WtE in North America[edit]

There are currently 86 waste-to-energy plants in the United States, compared to 32 in Sweden. However, the population of the US is over 30 times that of Sweden, so a much smaller fraction of US trash is being incinerated. WtE plants are most common in densely populated areas where property values are high, and therefore the cost of digging new landfills is prohibitive. Northeastern states and Florida contain most of the WtE plants in the US.

US public opinion largely turned against incinerators 1960s and 70s because of all the emissions, particularly dioxins. Dioxins were the most toxic ingredients in Agent Orange, which the United States used to destroy crops and jungle in the Vietnam War. These chemicals had horrible lasting effects on exposed members of the Vietnamese population, causing deformities, gene mutations and cancer. However, following the Clean Air Act of 1970, WtE plants must conform to much stricter emissions standards. According to Paul Gilman, Chief Sustainability Officer at Covanta, WtE is now cleaner than coal, releasing less greenhouse gases and dioxins. [16]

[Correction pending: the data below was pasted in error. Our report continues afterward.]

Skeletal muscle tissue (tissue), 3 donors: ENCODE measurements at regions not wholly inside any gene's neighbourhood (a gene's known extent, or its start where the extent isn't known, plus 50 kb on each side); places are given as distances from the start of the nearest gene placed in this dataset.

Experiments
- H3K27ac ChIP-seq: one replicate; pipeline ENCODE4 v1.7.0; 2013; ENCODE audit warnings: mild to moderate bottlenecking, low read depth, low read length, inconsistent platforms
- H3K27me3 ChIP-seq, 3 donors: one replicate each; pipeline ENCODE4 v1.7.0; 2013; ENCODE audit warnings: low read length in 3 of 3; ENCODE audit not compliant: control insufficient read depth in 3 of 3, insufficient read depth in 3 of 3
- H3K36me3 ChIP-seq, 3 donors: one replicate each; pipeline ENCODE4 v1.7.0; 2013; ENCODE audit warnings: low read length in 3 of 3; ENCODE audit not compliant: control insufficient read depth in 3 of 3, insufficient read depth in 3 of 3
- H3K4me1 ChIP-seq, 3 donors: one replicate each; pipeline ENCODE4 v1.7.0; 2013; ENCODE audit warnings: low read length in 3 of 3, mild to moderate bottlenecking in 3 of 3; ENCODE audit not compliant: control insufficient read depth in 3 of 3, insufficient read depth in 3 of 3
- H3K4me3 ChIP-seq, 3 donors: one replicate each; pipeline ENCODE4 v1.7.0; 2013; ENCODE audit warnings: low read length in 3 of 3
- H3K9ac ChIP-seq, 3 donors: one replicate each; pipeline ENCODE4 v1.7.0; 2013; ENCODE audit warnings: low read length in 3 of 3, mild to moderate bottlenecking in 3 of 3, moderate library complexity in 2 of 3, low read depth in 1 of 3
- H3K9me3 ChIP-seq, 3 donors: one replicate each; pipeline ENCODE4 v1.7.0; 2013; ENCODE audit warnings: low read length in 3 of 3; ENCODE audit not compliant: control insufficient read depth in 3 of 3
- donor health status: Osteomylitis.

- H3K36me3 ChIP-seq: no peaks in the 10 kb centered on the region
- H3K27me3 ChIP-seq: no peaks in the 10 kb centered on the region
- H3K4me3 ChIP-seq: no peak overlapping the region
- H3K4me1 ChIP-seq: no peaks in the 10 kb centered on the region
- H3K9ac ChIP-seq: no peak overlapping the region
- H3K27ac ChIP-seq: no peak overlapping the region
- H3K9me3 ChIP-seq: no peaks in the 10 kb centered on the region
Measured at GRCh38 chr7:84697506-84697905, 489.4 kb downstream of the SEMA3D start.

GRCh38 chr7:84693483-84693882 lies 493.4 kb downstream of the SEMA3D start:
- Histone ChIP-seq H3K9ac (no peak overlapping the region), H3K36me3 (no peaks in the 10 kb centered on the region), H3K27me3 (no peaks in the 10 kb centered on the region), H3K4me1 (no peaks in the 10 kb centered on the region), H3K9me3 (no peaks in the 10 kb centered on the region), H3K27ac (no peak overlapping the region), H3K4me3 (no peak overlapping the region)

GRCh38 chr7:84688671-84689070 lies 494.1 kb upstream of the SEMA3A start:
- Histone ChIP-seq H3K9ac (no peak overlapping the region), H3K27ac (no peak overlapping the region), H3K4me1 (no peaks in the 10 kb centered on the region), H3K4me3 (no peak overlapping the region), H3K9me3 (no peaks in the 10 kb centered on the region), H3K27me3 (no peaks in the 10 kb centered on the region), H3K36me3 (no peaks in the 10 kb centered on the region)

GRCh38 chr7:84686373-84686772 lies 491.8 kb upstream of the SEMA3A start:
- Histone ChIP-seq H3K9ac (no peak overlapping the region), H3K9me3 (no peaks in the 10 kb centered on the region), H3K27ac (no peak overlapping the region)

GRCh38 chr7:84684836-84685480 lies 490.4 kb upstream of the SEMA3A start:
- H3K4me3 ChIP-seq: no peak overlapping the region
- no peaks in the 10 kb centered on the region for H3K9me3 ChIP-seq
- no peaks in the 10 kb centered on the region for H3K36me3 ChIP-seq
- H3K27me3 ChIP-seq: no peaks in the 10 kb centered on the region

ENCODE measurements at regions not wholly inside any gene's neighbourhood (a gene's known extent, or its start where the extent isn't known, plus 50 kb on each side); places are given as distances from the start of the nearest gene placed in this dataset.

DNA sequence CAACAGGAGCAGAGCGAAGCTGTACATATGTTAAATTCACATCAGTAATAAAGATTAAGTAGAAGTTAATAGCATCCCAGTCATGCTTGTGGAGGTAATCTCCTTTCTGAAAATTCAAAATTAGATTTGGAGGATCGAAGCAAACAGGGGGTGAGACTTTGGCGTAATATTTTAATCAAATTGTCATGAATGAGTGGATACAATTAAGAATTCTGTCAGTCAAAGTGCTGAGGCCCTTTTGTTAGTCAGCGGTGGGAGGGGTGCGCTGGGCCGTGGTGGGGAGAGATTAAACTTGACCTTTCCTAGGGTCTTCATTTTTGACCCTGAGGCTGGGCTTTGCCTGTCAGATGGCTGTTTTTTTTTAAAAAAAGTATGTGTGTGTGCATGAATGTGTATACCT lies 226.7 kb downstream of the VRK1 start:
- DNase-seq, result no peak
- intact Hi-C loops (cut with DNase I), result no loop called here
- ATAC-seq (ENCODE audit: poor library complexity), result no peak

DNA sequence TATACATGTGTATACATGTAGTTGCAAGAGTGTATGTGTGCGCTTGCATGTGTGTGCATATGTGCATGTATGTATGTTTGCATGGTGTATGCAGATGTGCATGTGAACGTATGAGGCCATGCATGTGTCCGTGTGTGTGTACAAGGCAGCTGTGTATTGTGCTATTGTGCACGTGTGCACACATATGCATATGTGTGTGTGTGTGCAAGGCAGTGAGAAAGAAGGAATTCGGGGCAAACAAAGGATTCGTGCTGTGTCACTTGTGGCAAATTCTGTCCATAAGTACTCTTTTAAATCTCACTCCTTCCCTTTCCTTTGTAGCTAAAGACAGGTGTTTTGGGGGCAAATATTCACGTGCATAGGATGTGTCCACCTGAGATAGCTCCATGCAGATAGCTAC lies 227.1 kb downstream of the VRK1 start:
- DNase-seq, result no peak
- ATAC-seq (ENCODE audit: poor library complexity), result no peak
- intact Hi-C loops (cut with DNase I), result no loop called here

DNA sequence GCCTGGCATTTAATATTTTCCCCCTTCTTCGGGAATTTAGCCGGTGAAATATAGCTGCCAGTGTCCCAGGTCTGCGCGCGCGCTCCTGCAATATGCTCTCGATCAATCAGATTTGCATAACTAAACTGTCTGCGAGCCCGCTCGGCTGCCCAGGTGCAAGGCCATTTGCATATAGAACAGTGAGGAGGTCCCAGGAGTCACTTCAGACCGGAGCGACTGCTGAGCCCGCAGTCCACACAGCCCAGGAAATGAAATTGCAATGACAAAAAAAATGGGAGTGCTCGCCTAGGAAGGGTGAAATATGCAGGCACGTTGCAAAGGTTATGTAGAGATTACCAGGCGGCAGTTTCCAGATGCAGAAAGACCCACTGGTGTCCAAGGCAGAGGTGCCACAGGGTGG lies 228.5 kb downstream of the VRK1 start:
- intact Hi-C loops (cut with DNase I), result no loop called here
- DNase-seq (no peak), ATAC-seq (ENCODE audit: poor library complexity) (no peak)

The EPA now classifies WtE as renewable energy, but prioritizes reduction, reuse, and recycling over incineration. According to Dave Ciplet, U.S. coordinator for the Global Alliance for Incinerator Alternatives, "by recycling materials, you conserve three to five times more energy than is generated by incinerating them." [17]

While the public supports recycling programs, county officials either promote recycling or build incinerators, but not both. Building an incinerator is expensive, so most incinerators have minimum trash requirements. If recycling programs reduce trash, then the locality would have to import trash to meet cost, or they might default on their loans. So while incinerators and recycling are great MSW management systems, they can compete against each other.[9]

Unfortunately, recycling is stagnating in the US; the recycling rate has barely increased in the last 10 years, hovering around 34%. [18] The economic feasibility of recycling is tied to how much money can be made back from the sale of recovered commodities like plastics, metals, and paper. These materials’ prices have been low in recent years, driving up the effective cost of recycling.

In 1984, a consulting firm in California interviewed many incinerator companies and residents who supported and opposed incinerators. They found the least-resistant populations and relayed this information to companies. This information got leaked as the Cerrell report and was used to organize opposition against incinerators. Many of these “least resistant” groups did not want to be taken advantage of by incinerator companies.[19]

Florida[edit]